A flag and a conversation
“Many thought the flag was divisive, or said the flag wasn’t supposed to be about race, or just didn’t like the flag changing. It’s no coincidence that the vast majority of those opposed to the flag looked like me … white cisgender gay men.”
On June 8, a rainbow flag with black and brown stripes added to it was hoisted up a pole outside Philadelphia City Hall as part of a campaign to make LGBT people of color more visible. And with that move came controversy.
The uproar spread from Philadelphia across the country, and you know Atlanta wasn’t going to be left out of this one. This is such an Atlanta conversation. We have one of the largest populations of LGBT people in the country. We have the most LGBT people of color and the largest Black Gay Pride. And we have our own troubled history with race in this city, both in and outside of the LGBT community.
Many thought the flag was divisive, or said the flag wasn’t supposed to be about race, or just didn’t like the flag changing. It’s no coincidence that the vast majority of those opposed to the flag looked like me … white cisgender gay men.
And to all those white cisgender gay men out there who are tired of having your color and gender identity pointed out to you, I suggest you try imagining what it’s like to be a color or gender identity other than your own. And if you were upset about the flag, I’m curious what exactly this takes away from you, really? Does this really affect your life in any meaningful way? Can you consider how much more positively it could impact someone of color compared to whatever negative you think it could bring you?
The mistake here is thinking that adding those two colors on the flag in Philadelphia was only for people of color. This move was beneficial for everybody because of the conversation it’s created about the experiences of LGBT people of color. But it’s beneficial Philadelphia unfurls their new Pride flag. (Kelly A. Burkhardt/Philadelphia Office of LGBT Affairs) only if we’re honest enough with ourselves and reasonable enough with others to have that conversation.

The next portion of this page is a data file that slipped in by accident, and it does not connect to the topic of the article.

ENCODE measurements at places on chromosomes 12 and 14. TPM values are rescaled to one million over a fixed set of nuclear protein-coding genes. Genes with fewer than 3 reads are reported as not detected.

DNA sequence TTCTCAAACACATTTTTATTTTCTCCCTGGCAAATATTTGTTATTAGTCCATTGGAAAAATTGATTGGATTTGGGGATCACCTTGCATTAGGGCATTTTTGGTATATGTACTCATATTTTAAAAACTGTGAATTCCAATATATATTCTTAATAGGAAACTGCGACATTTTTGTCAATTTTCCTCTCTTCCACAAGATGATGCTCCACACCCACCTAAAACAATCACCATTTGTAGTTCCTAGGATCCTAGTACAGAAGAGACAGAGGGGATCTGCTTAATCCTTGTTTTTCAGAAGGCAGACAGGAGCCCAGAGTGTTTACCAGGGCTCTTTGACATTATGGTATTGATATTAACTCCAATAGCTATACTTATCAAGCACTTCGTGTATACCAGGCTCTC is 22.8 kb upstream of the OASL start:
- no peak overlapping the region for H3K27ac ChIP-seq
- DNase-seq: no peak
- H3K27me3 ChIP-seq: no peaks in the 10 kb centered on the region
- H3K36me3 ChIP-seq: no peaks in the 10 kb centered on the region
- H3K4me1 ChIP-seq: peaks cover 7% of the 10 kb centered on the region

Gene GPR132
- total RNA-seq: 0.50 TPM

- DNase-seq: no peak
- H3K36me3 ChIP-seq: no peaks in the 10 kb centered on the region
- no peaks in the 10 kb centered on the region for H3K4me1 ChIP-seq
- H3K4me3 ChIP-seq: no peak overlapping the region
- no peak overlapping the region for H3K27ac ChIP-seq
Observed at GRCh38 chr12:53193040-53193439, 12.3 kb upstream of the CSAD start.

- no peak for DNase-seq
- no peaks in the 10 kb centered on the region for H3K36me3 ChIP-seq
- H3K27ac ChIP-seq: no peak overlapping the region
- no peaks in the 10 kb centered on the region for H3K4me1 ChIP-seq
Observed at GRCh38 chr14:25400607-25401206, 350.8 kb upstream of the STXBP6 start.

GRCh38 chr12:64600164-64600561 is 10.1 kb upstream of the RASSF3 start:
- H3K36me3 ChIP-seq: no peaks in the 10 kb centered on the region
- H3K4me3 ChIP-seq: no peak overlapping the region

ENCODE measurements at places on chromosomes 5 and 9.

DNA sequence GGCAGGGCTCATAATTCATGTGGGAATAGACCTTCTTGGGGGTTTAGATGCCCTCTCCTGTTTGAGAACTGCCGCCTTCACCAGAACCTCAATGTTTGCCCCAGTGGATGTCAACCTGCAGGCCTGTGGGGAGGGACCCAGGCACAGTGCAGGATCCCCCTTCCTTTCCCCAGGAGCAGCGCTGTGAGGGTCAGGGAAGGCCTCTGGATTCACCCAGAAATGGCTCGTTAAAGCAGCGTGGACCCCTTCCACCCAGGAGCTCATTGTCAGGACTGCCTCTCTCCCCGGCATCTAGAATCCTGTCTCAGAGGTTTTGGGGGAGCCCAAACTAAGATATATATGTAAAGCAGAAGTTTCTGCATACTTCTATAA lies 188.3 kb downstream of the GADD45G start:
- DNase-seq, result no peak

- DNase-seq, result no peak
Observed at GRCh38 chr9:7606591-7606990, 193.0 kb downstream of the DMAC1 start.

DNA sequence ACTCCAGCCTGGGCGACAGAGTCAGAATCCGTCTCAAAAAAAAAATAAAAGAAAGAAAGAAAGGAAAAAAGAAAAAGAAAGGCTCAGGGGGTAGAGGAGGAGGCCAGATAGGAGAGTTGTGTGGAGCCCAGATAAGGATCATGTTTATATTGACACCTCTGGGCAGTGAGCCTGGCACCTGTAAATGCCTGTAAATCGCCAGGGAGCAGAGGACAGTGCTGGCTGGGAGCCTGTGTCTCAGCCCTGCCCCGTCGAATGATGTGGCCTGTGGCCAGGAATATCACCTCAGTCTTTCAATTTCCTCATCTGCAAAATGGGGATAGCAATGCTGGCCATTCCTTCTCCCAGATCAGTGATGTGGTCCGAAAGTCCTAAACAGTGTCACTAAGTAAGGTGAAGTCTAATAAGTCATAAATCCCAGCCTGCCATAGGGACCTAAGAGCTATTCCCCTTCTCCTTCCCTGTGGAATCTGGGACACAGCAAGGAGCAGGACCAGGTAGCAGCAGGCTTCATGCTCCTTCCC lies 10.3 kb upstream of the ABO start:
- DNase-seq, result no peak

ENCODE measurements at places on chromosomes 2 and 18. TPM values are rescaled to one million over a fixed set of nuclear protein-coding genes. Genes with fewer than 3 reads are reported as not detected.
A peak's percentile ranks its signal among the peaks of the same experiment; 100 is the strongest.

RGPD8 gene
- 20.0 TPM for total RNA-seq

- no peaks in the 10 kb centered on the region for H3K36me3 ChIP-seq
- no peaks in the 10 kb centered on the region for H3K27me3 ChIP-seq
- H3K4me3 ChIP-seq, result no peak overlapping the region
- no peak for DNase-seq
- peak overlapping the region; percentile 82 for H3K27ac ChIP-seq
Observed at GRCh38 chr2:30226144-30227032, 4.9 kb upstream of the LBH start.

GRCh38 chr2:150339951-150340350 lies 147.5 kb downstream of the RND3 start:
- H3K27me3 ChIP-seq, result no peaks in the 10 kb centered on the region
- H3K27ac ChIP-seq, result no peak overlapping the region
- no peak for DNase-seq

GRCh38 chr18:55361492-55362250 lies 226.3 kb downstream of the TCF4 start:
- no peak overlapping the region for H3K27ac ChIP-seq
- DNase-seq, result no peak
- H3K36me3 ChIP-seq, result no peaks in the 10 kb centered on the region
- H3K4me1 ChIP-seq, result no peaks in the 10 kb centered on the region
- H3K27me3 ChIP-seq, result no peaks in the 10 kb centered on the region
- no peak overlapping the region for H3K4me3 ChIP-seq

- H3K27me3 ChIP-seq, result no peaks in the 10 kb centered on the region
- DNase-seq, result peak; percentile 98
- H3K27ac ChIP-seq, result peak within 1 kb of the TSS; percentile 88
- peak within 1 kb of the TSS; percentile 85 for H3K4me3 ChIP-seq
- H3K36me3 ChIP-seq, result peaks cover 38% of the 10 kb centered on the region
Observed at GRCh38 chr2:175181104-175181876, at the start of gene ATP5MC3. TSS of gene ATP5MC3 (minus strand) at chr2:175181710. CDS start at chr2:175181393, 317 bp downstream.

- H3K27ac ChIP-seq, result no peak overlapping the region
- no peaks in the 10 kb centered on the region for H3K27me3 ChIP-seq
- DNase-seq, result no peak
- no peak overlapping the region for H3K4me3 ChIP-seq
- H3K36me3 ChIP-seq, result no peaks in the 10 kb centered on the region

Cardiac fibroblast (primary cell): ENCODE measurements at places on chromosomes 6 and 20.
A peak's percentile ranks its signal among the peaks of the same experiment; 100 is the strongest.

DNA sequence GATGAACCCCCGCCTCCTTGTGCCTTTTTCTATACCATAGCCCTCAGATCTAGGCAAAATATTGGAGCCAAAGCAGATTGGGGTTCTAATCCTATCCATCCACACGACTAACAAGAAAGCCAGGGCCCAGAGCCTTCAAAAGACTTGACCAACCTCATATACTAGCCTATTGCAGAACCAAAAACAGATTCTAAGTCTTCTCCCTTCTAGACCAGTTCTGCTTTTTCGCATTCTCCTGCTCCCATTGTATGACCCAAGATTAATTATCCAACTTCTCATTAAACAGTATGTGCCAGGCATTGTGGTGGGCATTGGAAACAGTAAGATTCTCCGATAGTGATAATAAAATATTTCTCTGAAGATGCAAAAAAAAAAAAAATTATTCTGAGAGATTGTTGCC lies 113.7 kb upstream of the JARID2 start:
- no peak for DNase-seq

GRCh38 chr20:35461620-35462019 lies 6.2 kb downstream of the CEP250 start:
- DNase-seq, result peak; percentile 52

“They’re very difficult conversations to have,” said Amber Hikes, executive director of Philadelphia’s Office of LGBT Affairs, when asked by NBC News about it. “I’ve been very clear about that — this is not going to be an easy process.”
It’s two stripes. If you don’t like it, fly version three of the rainbow flag. That’s right, the flag that people are so upset about changing has changed before. Some people identify with it and fly it. Others don’t, and fly another. There is no national delegation that decides what flag represents us and what flag we all have to fly. The one with black and brown stripes flew in Philadelphia. You’ll probably see it here and there this fall at Atlanta Pride. Deal with it.